The Jeep conversion industry has seen various evolutions of fuel system modifications to accommodate modern fuel injection engines, including the installation of external fuel pumps and the installation of various variable pressure regulator systems. None of these methods are as simple, cost effective or desirable as this method.
Option I: With Pressure Regulator (pictured)
Included in this kit is a pressure regulator / filter combo that will supply ~58 psi to the fuel injection rails through a return-less supply line. This is for Gen. III+ engines that require a regulator external to the GM fuel rail.
Option II: Without Pressure Regulator
Identical to the above kit, except the regulator is not included. This kit is for Gen. III engines that already have the factory regulator integrated into the fuel rail, typically many 1997-2002 GM LS / Vortec series engines. You will notice the presence of a diaphram style regulator and its associated return line, in addition to the always-present supply line. Check your engine for applicability.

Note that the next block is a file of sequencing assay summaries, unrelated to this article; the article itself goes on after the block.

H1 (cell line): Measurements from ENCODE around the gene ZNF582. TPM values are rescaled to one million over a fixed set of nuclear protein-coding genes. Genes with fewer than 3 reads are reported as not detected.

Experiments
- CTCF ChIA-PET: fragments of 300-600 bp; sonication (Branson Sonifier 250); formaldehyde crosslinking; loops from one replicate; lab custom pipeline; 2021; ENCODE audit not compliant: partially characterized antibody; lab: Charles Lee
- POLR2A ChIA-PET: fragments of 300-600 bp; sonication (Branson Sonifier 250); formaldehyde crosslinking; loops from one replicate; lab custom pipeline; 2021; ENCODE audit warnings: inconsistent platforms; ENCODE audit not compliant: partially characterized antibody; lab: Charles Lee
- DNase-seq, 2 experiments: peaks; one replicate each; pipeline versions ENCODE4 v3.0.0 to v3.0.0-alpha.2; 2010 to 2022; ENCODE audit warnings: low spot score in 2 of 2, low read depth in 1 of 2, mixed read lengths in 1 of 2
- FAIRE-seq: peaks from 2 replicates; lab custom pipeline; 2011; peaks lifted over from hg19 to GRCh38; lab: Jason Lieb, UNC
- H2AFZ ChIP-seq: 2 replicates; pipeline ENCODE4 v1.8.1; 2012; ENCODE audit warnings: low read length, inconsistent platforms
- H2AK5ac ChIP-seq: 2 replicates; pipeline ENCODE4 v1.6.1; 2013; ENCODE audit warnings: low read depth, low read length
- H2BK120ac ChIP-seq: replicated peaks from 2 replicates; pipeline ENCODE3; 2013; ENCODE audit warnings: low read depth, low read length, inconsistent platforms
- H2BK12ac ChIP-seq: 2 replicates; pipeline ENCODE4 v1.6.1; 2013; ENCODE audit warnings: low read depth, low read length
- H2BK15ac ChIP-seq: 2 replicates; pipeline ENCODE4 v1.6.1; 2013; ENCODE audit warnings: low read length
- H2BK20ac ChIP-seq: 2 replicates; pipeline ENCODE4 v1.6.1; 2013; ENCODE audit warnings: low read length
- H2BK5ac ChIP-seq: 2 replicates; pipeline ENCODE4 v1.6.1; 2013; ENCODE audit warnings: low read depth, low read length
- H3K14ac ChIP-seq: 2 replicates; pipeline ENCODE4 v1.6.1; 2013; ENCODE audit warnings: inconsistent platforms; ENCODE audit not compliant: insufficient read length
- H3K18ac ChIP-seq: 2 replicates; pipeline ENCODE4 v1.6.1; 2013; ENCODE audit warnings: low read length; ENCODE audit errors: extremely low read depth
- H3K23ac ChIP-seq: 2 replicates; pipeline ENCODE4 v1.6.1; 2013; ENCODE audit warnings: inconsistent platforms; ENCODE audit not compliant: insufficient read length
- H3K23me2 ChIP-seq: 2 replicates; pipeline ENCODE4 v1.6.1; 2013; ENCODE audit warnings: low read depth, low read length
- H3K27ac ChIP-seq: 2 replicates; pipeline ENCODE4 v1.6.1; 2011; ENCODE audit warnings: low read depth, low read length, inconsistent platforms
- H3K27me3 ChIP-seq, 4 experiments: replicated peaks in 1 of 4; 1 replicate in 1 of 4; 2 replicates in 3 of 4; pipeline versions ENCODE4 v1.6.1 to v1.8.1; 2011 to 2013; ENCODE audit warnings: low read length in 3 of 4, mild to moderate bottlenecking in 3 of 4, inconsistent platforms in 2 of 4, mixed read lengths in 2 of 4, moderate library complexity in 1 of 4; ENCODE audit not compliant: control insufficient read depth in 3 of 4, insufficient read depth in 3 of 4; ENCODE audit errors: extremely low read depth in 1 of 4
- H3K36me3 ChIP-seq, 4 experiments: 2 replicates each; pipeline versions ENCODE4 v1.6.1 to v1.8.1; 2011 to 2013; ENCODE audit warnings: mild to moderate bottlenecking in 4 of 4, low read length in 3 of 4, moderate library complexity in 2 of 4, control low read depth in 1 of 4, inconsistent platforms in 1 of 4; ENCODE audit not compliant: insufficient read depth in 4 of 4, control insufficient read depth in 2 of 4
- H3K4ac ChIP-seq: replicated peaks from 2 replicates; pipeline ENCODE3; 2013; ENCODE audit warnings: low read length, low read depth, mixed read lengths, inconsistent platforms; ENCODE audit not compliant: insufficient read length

This is an example of one style of regulator on an LS style engine. These earlier style fuel rails that feature their own regulator will always have a supply line and return line.
This kit is designed specifically for 1972-1986 CJ Jeeps and utilizes the factory Jeep fuel tank.
Novak’s Gen III+ fuel pump kit will cleanly upgrade the original Jeep fuel sender to an in-tank pump assembly that provides the higher, ~58 PSI pressures required by GM Gen. III+ engines.
There are three commonly available tank variations for the 1972-1986 CJ universal Jeeps:
In summary, if your tank is steel, it's a 15 gallon tank. And, it will have been obvious if you've owned the Jeep and done fuel fill-ups on it. 20 & 21 gallon tanks are less obvious via fill-ups, but the 20 gallon tank has the angled front corner, and the 21 gallon tank has skid plate extensions.
There could be other tanks or aftermarket fuel cell possibilities on your Jeep, and these will have to be addressed on a case by case basis.
Installation requires that the fuel tank be lowered (and preferably nearly empty) and that this replacement fuel module replace the factory version.
Any person or shop working on any factory or conversion vehicle fuel system must consider that any open flame or electrical spark or tool spark in the proximity to fuel and especially fuel vapors can cause massive damage to life, health and property. Improper electrical connections can spark, overheat and ignite fuels and their vapors. If the installer is not qualified to work on a vehicle fuel system, they should seek the consulting and installation services of someone who is competent in this area.